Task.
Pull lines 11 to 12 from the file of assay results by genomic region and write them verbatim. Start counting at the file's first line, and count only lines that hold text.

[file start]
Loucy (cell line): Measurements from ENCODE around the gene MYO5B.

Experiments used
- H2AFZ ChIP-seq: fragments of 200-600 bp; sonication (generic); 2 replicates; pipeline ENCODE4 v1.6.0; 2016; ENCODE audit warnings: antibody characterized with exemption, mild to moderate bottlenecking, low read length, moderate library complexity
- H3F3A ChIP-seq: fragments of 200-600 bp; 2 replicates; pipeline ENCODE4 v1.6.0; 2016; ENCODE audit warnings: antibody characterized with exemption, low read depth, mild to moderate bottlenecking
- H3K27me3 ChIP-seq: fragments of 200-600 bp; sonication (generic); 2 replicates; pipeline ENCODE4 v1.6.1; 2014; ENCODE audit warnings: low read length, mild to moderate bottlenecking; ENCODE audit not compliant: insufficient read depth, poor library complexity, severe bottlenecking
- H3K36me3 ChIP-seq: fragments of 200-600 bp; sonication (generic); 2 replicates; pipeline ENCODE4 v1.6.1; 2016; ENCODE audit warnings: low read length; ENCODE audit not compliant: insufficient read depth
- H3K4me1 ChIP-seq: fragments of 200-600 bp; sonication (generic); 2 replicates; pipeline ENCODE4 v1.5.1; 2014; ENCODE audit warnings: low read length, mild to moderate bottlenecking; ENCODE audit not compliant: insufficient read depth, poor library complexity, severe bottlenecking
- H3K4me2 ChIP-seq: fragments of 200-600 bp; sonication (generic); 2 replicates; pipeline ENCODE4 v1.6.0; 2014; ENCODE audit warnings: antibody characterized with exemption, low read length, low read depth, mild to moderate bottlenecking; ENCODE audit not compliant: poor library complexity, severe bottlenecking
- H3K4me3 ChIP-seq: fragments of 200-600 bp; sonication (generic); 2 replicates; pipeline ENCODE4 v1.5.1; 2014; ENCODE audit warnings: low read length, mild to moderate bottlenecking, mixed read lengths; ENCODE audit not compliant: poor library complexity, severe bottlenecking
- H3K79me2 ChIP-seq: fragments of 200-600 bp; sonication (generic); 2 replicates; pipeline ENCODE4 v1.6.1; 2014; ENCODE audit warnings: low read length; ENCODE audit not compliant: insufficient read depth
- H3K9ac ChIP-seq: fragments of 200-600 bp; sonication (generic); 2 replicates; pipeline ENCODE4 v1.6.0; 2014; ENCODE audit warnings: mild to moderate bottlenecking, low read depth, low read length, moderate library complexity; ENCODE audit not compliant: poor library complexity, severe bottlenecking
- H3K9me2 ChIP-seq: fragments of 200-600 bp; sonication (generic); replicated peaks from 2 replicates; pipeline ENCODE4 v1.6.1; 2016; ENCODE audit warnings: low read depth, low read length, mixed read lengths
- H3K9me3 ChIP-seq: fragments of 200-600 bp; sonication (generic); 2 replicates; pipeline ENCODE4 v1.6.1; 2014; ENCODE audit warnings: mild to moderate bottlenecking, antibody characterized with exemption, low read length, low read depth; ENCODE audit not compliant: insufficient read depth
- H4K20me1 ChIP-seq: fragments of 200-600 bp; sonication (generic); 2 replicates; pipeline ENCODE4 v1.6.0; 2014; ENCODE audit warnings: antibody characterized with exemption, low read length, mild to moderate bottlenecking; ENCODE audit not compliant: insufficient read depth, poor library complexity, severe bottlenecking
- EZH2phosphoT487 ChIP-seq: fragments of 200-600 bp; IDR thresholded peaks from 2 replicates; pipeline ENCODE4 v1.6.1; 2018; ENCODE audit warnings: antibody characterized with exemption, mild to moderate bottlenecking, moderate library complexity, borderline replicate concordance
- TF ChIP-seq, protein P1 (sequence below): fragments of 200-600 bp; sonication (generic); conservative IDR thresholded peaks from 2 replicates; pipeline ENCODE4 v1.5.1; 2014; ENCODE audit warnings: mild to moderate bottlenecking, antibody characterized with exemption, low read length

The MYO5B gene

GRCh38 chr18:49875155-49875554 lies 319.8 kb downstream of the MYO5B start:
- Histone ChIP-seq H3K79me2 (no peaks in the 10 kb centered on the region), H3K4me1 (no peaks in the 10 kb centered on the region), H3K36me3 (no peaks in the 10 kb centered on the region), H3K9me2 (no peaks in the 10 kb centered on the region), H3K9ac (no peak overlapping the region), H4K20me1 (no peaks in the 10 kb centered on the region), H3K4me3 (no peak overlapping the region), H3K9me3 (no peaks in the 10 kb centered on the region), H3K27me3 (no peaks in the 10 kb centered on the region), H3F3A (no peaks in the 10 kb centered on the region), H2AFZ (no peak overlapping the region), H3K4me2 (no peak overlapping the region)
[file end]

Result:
- H3K9ac ChIP-seq: fragments of 200-600 bp; sonication (generic); 2 replicates; pipeline ENCODE4 v1.6.0; 2014; ENCODE audit warnings: mild to moderate bottlenecking, low read depth, low read length, moderate library complexity; ENCODE audit not compliant: poor library complexity, severe bottlenecking
- H3K9me2 ChIP-seq: fragments of 200-600 bp; sonication (generic); replicated peaks from 2 replicates; pipeline ENCODE4 v1.6.1; 2016; ENCODE audit warnings: low read depth, low read length, mixed read lengths